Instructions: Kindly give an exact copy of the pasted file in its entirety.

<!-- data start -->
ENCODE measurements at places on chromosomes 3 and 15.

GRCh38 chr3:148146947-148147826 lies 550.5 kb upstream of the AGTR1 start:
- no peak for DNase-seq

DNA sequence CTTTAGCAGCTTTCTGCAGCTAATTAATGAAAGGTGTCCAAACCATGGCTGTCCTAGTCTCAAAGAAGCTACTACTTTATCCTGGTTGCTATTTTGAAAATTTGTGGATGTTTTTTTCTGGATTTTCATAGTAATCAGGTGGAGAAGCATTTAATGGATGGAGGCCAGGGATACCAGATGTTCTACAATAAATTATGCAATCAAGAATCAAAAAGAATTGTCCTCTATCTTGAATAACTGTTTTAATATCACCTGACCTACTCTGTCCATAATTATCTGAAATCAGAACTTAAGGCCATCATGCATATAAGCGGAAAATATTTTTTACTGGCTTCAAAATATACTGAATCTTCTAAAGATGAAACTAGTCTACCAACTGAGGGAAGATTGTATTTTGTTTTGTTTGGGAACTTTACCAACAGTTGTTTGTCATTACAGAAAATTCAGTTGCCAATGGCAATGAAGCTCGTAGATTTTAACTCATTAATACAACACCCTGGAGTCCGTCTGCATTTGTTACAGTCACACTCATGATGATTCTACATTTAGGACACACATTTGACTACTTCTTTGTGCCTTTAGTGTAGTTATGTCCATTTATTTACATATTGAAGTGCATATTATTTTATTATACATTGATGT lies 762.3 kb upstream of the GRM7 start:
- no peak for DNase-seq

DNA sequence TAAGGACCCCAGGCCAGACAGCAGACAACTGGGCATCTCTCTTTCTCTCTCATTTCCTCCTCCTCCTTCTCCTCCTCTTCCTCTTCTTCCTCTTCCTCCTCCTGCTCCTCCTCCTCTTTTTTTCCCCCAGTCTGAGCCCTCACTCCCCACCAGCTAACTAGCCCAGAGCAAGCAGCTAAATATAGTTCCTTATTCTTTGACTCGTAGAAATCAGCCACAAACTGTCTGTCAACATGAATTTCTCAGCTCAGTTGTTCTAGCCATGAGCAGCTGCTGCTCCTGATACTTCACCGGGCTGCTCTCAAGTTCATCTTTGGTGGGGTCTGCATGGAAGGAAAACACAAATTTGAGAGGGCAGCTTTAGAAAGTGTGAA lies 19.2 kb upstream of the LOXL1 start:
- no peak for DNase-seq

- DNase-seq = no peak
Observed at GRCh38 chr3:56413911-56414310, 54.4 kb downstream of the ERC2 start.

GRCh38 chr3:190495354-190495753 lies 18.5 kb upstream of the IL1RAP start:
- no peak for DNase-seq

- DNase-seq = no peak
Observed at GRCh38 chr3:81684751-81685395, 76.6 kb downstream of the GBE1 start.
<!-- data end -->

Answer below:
ENCODE measurements at places on chromosomes 3 and 15.

GRCh38 chr3:148146947-148147826 lies 550.5 kb upstream of the AGTR1 start:
- no peak for DNase-seq

DNA sequence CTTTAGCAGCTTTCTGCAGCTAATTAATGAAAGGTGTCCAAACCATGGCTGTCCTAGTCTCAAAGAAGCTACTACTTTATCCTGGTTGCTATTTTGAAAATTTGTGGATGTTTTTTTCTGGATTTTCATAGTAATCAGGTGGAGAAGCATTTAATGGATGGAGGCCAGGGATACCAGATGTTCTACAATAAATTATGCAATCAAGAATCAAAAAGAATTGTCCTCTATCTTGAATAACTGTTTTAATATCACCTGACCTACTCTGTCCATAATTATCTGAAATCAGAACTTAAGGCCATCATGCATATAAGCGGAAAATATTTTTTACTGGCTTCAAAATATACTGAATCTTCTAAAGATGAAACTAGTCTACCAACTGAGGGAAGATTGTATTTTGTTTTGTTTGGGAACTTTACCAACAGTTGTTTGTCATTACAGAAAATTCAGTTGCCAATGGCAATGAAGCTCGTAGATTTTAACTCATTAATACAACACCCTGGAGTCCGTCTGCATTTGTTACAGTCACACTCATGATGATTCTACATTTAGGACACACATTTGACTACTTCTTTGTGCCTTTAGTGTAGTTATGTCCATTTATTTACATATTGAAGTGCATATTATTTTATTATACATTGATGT lies 762.3 kb upstream of the GRM7 start:
- no peak for DNase-seq

DNA sequence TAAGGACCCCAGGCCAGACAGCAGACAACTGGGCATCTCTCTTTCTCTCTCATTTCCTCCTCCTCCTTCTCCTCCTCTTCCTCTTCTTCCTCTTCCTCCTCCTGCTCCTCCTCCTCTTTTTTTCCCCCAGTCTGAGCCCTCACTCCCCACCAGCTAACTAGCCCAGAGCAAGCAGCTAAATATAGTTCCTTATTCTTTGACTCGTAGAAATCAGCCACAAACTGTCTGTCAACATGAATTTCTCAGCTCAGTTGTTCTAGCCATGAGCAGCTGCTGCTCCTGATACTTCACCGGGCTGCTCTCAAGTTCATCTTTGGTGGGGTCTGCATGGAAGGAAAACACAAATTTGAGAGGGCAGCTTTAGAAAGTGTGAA lies 19.2 kb upstream of the LOXL1 start:
- no peak for DNase-seq

- DNase-seq = no peak
Observed at GRCh38 chr3:56413911-56414310, 54.4 kb downstream of the ERC2 start.

GRCh38 chr3:190495354-190495753 lies 18.5 kb upstream of the IL1RAP start:
- no peak for DNase-seq

- DNase-seq = no peak
Observed at GRCh38 chr3:81684751-81685395, 76.6 kb downstream of the GBE1 start.